The wildflowers were a little late because of a dry winter but we saw enough to enjoy. Our main expedition was along the Ajana- Kalbarri Road, lined with pale lilac smokebush and yellow acacia, to the turn-off that leads to the Z-bend gorge on the Murchison River.

We travelled 26km of corrugated gravel (and the same back), which I did not enjoy; the walk to the look-out had a lot of rock steps, but it wasn't far, striking pink hakea bobbed in the breeze beside the track and though the river looked a bit dry, it was still a great sight beneath its ancient layered red cliffs.

In Geraldton on the way back, we had booked into a Best Western just down the road from the cathedral built between 1916 and 1938 to the design of the priest/architect Monsignor John Cyril Hawes. This remarkable man left Geraldton in 1939 for Cat Island in the Bahamas. He lived out his life as a hermit and died in 1956 in Miami, Florida aged 79.

Our unit was clean, comfortable and well-appointed with two beds, a table and three chairs, flat-screen TV and good air-conditioning/ heating. We found there was no plug in the washbasin, but the receptionist found one while we had a drink in the bar. It was taped to our door when we got back.

Geraldton was once separated from the ocean by a railway but that has gone and the foreshore has been landscaped. We were to find pleasure in two buildings on it. One is the result of a WA success story. It is part of the Dome chain of franchised restaurants, founded in Cottesloe in 1993 and now 100-strong in seven countries.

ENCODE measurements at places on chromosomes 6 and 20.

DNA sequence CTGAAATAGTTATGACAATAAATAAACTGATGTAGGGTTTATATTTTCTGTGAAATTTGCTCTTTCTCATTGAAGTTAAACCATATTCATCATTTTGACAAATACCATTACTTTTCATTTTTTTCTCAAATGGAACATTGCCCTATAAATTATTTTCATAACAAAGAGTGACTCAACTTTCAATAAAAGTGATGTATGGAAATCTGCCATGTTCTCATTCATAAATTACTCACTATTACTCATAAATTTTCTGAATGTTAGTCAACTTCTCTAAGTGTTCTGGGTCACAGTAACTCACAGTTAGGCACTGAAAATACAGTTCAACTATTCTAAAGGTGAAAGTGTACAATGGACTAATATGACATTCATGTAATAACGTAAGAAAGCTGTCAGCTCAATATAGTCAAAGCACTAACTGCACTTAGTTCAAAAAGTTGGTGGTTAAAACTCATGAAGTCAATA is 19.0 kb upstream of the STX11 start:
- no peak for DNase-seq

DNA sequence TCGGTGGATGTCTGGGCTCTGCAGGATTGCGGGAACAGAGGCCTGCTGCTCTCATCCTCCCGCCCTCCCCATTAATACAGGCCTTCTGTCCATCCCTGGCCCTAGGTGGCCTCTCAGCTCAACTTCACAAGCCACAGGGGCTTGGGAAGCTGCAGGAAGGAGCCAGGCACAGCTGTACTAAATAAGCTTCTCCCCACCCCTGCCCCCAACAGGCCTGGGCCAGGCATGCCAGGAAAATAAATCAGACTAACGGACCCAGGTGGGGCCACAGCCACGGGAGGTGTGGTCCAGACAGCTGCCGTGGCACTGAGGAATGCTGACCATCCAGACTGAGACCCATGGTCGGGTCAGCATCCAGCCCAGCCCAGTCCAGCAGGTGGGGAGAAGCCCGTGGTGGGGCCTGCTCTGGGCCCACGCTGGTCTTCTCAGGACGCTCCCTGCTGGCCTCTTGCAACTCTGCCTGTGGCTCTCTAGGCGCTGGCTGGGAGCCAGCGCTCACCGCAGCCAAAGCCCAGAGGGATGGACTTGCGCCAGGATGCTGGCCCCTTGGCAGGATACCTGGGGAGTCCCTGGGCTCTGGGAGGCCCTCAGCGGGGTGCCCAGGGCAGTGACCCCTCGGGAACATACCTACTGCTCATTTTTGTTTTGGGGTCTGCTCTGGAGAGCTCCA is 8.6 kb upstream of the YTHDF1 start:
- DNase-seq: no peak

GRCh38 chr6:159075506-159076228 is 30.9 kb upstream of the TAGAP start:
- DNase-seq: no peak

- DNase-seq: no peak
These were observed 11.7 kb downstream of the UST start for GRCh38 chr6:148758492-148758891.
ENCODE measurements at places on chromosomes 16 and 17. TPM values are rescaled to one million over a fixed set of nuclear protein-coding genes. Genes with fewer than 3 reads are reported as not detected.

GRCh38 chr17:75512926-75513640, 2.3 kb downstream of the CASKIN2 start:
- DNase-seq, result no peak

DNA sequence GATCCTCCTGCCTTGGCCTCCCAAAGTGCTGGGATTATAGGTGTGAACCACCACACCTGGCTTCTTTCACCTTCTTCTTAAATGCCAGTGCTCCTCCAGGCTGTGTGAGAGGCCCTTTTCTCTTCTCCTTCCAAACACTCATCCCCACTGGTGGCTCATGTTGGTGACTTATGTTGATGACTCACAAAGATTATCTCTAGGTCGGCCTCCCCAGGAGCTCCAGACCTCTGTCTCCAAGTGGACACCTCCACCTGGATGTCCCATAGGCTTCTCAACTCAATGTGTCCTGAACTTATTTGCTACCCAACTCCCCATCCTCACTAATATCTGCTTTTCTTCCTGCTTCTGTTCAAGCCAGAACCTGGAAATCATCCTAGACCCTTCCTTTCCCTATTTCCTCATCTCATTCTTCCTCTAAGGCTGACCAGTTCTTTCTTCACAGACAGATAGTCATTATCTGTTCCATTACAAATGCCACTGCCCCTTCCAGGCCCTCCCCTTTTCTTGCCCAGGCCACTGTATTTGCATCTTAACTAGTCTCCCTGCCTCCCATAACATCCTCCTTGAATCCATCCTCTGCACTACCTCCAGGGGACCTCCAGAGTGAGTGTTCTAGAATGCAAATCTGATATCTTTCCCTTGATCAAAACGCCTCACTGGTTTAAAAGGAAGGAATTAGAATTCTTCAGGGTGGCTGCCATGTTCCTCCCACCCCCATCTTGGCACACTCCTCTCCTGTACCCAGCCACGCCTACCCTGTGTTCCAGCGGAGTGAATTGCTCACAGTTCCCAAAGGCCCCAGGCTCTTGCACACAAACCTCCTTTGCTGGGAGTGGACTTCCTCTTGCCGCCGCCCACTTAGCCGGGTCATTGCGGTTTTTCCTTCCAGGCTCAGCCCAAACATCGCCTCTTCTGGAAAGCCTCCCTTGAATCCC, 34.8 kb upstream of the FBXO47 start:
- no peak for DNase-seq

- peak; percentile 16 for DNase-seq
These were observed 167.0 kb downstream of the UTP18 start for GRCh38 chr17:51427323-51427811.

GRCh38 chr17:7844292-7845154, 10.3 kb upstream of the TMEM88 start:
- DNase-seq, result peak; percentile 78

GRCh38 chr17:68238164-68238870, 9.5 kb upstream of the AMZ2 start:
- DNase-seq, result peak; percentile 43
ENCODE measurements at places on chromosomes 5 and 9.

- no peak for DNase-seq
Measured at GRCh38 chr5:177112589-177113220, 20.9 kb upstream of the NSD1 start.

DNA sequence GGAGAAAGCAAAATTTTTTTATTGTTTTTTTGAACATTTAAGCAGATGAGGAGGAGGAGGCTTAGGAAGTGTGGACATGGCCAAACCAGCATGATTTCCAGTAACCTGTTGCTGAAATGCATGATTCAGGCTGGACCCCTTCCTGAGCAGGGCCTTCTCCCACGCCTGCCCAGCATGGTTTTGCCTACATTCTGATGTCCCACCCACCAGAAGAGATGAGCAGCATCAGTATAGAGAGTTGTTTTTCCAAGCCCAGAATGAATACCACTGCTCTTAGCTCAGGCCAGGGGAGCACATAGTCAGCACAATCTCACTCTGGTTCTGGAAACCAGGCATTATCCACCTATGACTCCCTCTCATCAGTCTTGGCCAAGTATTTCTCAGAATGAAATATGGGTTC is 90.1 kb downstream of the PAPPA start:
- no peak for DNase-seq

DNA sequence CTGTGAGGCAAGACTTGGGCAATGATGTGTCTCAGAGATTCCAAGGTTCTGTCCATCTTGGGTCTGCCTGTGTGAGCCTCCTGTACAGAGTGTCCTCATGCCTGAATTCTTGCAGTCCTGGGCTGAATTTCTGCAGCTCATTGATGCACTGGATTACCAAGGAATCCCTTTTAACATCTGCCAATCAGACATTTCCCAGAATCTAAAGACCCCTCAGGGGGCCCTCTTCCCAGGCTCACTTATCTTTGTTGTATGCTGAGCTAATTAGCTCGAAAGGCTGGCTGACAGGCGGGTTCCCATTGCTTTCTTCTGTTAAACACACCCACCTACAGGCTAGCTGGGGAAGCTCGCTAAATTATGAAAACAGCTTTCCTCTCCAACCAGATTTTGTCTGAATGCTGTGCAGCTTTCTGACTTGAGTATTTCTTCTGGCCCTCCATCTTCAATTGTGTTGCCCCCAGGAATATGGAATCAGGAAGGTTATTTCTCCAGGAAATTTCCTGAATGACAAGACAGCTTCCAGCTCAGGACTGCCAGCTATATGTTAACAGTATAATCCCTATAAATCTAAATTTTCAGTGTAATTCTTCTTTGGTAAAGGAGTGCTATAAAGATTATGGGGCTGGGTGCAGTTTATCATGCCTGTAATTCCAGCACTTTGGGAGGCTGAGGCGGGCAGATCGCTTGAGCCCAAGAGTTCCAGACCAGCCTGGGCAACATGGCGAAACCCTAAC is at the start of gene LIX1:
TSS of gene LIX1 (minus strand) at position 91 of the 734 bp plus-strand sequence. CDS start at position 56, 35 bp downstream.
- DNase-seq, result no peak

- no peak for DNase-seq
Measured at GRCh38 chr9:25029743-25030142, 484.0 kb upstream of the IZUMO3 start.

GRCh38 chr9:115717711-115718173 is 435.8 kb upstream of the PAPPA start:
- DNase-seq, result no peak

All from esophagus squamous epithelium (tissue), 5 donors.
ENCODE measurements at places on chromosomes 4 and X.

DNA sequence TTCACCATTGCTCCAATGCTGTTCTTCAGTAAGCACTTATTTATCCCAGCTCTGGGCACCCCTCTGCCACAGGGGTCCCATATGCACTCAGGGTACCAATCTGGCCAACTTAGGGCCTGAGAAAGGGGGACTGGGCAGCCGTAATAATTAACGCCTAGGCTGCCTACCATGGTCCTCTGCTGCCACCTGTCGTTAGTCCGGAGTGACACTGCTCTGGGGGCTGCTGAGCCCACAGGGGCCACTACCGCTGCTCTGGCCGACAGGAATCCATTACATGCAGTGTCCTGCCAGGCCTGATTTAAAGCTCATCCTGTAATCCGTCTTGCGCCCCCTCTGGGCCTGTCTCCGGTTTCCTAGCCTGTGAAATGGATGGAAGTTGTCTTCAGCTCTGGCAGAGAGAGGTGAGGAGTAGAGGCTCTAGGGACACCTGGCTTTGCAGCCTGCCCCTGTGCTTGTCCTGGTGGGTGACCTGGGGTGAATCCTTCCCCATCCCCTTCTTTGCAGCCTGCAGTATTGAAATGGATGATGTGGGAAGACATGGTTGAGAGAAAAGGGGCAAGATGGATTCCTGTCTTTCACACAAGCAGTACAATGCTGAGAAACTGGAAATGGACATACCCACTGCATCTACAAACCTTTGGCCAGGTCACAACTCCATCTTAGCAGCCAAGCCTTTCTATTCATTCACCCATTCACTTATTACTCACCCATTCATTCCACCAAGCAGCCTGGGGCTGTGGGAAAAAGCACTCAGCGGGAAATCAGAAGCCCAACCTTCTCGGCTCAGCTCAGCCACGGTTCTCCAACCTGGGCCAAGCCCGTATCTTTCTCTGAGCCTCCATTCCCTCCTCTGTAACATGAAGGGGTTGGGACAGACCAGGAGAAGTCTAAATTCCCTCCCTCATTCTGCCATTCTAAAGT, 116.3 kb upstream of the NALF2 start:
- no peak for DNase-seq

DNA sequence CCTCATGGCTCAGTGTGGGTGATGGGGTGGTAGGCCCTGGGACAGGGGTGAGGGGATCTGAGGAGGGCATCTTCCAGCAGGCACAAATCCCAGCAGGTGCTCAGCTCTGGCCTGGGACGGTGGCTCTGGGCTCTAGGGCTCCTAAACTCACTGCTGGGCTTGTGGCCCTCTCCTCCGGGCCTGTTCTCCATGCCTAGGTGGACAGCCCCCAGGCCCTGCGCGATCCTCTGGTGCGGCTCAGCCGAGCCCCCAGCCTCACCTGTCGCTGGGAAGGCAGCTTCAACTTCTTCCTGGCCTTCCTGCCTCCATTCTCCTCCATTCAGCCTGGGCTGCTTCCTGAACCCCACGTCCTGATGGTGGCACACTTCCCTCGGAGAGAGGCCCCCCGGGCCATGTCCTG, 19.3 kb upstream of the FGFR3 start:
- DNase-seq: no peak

We went there for lunch and liked it so much we went back for dinner - with acceptable wine in glass-size bottles, delivered by an energetic and entertaining young waiter.

The other building was the Geraldton Museum. Its displays are organised along a series of curved walls and reveal, among other things, that many important fossil finds have been made along this coast. But there are three jewels in this museum's crown: the shipwreck gallery, the story of HMAS Sydney and a much more recent and, indeed, futuristic display of the Murchison Widefield Array.

The shipwreck gallery tells the stories of the Batavia, Gilt Dragon, Zuytdorp, and Zeewijk, ships of the Dutch East India Company which were wrecked on this shore in the 17th and early 18th century.

But it is dominated by an amazing stone arch, shipped out as ballast then recovered from the sea floor and re-assembled as it was intended to be built - as a grand entrance to the company headquarters at Batavia. It still inspires awe as you stand, dwarfed, before it.

The tragic Sydney story is also told in the beautiful memorial on a hill above Geraldton but here is an illustrated and detailed account of the 1941 battle between Sydney and the German raider Kormoran, and the 2008 discovery of the wrecks.

After time spent in the distant and recent past, it was refreshing to take a peek into the future. On display are 16 of 128 small antennas to be installed at Boolardy Station, part of the early work on the Square Kilometre Array which scientists have said will enable them to look back in time, almost to the Big Bang creation of the universe.

With a coffee break at Cataby, we made the 430km journey from Geraldton to home in Perth in exactly five hours. We've got some pictures and good memories and we think we can do it again.

The West Australian